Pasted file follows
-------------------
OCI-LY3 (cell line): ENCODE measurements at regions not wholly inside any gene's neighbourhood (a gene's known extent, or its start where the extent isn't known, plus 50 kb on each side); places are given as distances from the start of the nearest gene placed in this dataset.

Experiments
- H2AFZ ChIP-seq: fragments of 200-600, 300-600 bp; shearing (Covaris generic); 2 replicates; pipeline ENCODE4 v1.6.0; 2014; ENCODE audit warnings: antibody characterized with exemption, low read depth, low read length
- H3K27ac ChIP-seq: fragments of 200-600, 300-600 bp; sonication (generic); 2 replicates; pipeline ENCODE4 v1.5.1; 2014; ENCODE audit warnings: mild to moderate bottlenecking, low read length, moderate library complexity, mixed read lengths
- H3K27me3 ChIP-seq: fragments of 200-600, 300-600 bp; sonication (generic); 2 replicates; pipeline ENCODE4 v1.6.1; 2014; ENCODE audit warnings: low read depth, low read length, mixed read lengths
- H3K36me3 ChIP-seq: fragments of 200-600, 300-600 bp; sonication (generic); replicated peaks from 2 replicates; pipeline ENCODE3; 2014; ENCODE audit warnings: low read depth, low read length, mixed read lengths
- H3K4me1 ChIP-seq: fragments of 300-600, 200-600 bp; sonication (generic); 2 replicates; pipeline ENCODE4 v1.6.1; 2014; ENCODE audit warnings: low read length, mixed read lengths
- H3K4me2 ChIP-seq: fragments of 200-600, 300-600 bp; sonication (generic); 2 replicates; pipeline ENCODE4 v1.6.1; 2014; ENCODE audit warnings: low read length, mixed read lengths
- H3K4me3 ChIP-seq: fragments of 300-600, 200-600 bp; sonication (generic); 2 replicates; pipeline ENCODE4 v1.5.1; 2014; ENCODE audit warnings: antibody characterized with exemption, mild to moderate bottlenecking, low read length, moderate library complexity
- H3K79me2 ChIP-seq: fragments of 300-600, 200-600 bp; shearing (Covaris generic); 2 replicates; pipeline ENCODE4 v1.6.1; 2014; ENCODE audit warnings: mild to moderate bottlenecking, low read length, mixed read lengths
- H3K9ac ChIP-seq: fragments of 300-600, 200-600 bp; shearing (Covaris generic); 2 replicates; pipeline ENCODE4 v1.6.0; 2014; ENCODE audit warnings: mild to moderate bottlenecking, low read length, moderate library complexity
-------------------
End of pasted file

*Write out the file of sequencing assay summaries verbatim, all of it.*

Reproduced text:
OCI-LY3 (cell line): ENCODE measurements at regions not wholly inside any gene's neighbourhood (a gene's known extent, or its start where the extent isn't known, plus 50 kb on each side); places are given as distances from the start of the nearest gene placed in this dataset.

Experiments
- H2AFZ ChIP-seq: fragments of 200-600, 300-600 bp; shearing (Covaris generic); 2 replicates; pipeline ENCODE4 v1.6.0; 2014; ENCODE audit warnings: antibody characterized with exemption, low read depth, low read length
- H3K27ac ChIP-seq: fragments of 200-600, 300-600 bp; sonication (generic); 2 replicates; pipeline ENCODE4 v1.5.1; 2014; ENCODE audit warnings: mild to moderate bottlenecking, low read length, moderate library complexity, mixed read lengths
- H3K27me3 ChIP-seq: fragments of 200-600, 300-600 bp; sonication (generic); 2 replicates; pipeline ENCODE4 v1.6.1; 2014; ENCODE audit warnings: low read depth, low read length, mixed read lengths
- H3K36me3 ChIP-seq: fragments of 200-600, 300-600 bp; sonication (generic); replicated peaks from 2 replicates; pipeline ENCODE3; 2014; ENCODE audit warnings: low read depth, low read length, mixed read lengths
- H3K4me1 ChIP-seq: fragments of 300-600, 200-600 bp; sonication (generic); 2 replicates; pipeline ENCODE4 v1.6.1; 2014; ENCODE audit warnings: low read length, mixed read lengths
- H3K4me2 ChIP-seq: fragments of 200-600, 300-600 bp; sonication (generic); 2 replicates; pipeline ENCODE4 v1.6.1; 2014; ENCODE audit warnings: low read length, mixed read lengths
- H3K4me3 ChIP-seq: fragments of 300-600, 200-600 bp; sonication (generic); 2 replicates; pipeline ENCODE4 v1.5.1; 2014; ENCODE audit warnings: antibody characterized with exemption, mild to moderate bottlenecking, low read length, moderate library complexity
- H3K79me2 ChIP-seq: fragments of 300-600, 200-600 bp; shearing (Covaris generic); 2 replicates; pipeline ENCODE4 v1.6.1; 2014; ENCODE audit warnings: mild to moderate bottlenecking, low read length, mixed read lengths
- H3K9ac ChIP-seq: fragments of 300-600, 200-600 bp; shearing (Covaris generic); 2 replicates; pipeline ENCODE4 v1.6.0; 2014; ENCODE audit warnings: mild to moderate bottlenecking, low read length, moderate library complexity